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Rachel Maddow Digs in to Yesterday's SCOTUS Marriage Rulings: VIDEO

Maddow

Rachel Maddow offered some thorough coverage of yesterday's Supreme Court events, noting the vast instant changes for so many gay couples across the nation and internationally for couples seeking immigration rights.

She also touched on Justice Scalia's rage, spoke with Prop 8 plaintiffs Sandy Stier and Kris Perry, and spoke with Edie Windsor's attorney Roberta Kaplan about the DOMA ruling.

Watch, AFTER THE JUMP...

Marriage2_maddow



Gabe the intern, the DOMA project, and the way the Court ruling yesterday instantly changed people's lives.

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Prop 8 plaintiffs Kris Perry and Sandy Stier:

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And the telephone calls from the President, and Edie Windsor:

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Comments

  1. The link to watch after the jump just takes me to a blank screen.

    Posted by: Wes | Jun 27, 2013 9:07:12 AM


  2. Ditto. And not infrequently the case.

    Posted by: Douglas | Jun 27, 2013 12:14:59 PM


  3. When she said of a hypothetical couple moving to Utah that got married in NY, and saying how can they be married and not married at the same time reminded me of Schrodinger's Cat. Our marriage laws for gay/lesbian couples are the Schrodinger's Cat of marriage.

    Posted by: mike85 | Jun 27, 2013 12:37:11 PM


  4. I Love me some Rachel Maddow.

    Posted by: Howard | Jun 27, 2013 12:50:48 PM


  5. Love me some Rachael Maddow too but I have to say that she missed out on what I believe to be the most important aspect of Justice Kennedy's ruling.

    Haven't seen anyone else address this point yet either and was waiting to see Ari's take but I'll post it again here.

    When Kennedy says what I take as the heart of his message on LGBT marriage equality is that yes it is a state's right to 'regulate' marriage but that those regulations have to ahdere to federal constitutional guarantees of freedom. Fourteen times in SCOTUS case history marriage has been upheld to be a fundamental constitutionally guaranteed human right.

    His dissent in Prop 8 was because like Sotomayor he wanted the case judged in fact on these constitutional guarantees of which he would have been a supporter. The technical aspect of standing for Prop 8 was trumped by the issue of legalized discrimination.

    I believe this is the message he was sending and if I'm reading this correctly then the approach would be for LGBT couples that want marriage but is denied that right by state constitutions that have forbidden it then they need to file suit against those states for loss of equal protection.

    Posted by: JONES | Jun 27, 2013 1:39:42 PM


  6. Andy, your links are formatted wrong again.

    Also, I know this has certainly been brought up before, but when are you going to change the garish design of the website? I want more "Boston Globe" and less "Drudge Report". It's time to move to the 21st Century.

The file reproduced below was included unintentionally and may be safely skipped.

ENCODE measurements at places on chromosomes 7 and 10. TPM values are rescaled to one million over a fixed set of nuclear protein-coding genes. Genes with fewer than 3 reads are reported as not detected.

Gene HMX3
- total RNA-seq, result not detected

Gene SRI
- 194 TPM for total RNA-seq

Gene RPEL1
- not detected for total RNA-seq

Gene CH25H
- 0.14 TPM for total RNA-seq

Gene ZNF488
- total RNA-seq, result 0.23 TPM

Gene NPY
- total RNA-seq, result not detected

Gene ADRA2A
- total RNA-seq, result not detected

Posted by: bernard | Jun 27, 2013 2:17:56 PM


  7. @Jones
    "The technical aspect of standing for Prop 8 was trumped by the issue of legalized discrimination."

    In a sense, it's a technical issue, but it's also at the heart of the Supreme Court's power. The Constitution tolerates the ability of five unelected Justices to have the final say about what is and is not the law of the land only by severely limiting the circumstances under which they can even be asked to render an opinion. If the Supreme Court adopted California's rules about standing, the scope for judicial activism would be expanded to an intolerable degree.

    As Justice Scalia--with his usual prescience--pointed out, the Court would probably be inclined to require marriage equality under the equal protection clauses of the 5th and 14th amendments, but it needs the right case to do it. Because then- Governor Schwarzenegger refused to defend Prop 8 on appeal once Judge Walker invalidated it, Perry was not the right case.

    It's an open question whether Schwarzenegger helped or hurt us. Walker's judgment, which now stands, was far broader and more favorable than what the 9th Circuit was willing to rule. Had SCOTUS accepted standing, they could easily have affirmed the 9th Circuit ruling that only limited the power of states to remove previously granted marriage rights. Since Washington restored marriage equality by referendum, California would be the only state to which the 9th Circuit decision could apply.


    Posted by: Rich | Jun 27, 2013 4:01:50 PM


  8. Right on, Gabe!

    Posted by: Martin Haro | Jun 27, 2013 5:21:39 PM


  9. @Rich
    Understood and agree re case load/activism and the importance of standing. Maybe Kennedy had other reasons to dissent (citizens imitative, court expansion) but I was reading his dissent on rejection of Prop 8 that he viewed the merits of the case outweighing standing.

    My major point was that Kennedy's language on DOMA was not subjective.

    Specifically his statement of about state regulation of marriage being subject to constitutional guarantees of equal protection shows that litigation in the the 37 states that ban SSM equality will not be wasted.

    Hindsight. Schwarzenegger. Sometimes your friends hurt you even while trying to help. And I agree with you entirely that the proper case before SCOTUS will gain equality though I don't see Scalia voting that way.

    Posted by: JONES | Jun 27, 2013 6:39:04 PM


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